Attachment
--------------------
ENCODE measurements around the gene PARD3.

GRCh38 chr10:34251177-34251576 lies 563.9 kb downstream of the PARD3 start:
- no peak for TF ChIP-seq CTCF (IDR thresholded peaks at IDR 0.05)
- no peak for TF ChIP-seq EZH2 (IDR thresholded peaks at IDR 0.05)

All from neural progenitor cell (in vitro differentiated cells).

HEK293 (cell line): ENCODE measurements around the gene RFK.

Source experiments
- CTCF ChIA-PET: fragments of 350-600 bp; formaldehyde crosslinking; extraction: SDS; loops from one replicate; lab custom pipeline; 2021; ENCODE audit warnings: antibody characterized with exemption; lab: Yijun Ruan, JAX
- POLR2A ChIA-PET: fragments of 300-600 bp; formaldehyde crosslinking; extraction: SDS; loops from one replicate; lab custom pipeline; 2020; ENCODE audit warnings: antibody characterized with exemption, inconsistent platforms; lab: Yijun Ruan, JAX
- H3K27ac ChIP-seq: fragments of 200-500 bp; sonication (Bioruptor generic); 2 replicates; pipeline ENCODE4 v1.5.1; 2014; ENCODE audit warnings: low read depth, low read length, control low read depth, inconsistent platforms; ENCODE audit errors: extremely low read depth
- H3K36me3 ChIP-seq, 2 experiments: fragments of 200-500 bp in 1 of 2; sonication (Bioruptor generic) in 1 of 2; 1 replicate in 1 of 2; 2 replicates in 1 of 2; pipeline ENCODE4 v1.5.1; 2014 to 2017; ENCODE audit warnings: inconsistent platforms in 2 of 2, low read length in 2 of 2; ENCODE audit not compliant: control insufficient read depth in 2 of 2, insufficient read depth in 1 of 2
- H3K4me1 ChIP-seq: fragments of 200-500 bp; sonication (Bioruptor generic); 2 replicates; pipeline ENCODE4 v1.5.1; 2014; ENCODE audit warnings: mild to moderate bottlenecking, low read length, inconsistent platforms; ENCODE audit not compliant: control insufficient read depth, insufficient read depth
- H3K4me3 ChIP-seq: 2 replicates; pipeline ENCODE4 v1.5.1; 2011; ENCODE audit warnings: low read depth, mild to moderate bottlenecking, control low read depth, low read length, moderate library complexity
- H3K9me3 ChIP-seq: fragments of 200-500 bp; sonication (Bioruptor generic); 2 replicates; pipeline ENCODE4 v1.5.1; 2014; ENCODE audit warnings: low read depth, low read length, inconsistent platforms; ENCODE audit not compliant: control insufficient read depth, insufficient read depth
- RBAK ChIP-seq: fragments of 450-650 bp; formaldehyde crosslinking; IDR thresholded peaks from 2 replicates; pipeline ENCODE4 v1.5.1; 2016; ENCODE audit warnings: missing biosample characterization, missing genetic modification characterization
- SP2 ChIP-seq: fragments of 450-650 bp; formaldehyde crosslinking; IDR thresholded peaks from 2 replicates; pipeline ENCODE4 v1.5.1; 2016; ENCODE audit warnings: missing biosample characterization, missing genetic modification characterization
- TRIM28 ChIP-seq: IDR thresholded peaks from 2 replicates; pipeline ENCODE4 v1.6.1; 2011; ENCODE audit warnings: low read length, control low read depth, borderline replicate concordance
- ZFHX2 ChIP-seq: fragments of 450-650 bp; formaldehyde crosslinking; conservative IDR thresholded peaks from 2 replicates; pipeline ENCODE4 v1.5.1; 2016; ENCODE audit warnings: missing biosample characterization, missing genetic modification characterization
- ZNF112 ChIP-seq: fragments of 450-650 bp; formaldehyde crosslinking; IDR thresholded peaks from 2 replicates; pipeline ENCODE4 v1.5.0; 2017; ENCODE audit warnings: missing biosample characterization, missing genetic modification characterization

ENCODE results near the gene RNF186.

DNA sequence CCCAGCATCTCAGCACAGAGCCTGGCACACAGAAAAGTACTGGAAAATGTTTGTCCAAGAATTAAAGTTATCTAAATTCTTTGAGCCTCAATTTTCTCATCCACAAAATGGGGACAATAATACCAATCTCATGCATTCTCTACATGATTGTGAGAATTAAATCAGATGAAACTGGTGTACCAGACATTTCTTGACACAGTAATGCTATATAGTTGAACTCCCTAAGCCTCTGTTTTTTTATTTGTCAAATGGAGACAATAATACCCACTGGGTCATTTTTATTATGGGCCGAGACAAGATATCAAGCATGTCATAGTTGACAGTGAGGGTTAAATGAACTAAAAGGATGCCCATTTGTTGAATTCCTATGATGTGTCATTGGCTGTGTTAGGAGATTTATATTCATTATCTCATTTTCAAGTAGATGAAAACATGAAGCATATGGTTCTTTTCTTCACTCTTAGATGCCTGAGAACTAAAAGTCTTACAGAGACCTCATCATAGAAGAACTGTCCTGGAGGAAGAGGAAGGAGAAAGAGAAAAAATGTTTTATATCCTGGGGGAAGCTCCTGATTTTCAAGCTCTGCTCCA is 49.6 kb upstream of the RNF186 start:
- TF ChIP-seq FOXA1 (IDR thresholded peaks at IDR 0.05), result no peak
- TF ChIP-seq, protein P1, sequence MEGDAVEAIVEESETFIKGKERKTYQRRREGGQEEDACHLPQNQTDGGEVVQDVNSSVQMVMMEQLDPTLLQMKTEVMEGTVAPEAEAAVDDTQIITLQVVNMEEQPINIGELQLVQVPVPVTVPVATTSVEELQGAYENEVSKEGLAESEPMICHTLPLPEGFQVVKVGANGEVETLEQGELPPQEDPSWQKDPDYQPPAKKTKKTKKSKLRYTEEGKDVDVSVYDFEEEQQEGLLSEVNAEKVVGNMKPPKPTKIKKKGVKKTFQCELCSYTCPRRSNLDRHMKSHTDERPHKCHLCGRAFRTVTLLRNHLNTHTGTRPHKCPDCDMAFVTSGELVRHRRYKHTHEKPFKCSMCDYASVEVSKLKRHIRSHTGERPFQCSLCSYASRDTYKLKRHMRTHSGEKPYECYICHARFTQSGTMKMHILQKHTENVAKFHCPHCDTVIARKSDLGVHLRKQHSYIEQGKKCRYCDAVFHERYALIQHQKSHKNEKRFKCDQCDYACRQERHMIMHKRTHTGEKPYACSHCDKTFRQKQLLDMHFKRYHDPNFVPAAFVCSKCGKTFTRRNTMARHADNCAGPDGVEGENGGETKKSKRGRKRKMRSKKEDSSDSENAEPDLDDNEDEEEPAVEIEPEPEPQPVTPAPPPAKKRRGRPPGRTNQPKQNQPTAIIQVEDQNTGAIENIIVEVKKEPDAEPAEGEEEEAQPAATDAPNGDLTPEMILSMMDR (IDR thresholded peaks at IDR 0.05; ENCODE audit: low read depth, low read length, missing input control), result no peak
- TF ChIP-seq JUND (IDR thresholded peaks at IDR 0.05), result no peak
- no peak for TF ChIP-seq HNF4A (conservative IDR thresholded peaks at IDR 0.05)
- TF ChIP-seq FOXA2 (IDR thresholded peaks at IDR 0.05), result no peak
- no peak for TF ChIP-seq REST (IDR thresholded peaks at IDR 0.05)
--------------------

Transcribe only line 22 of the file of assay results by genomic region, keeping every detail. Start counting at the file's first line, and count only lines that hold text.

- TF ChIP-seq FOXA1 (IDR thresholded peaks at IDR 0.05), result no peak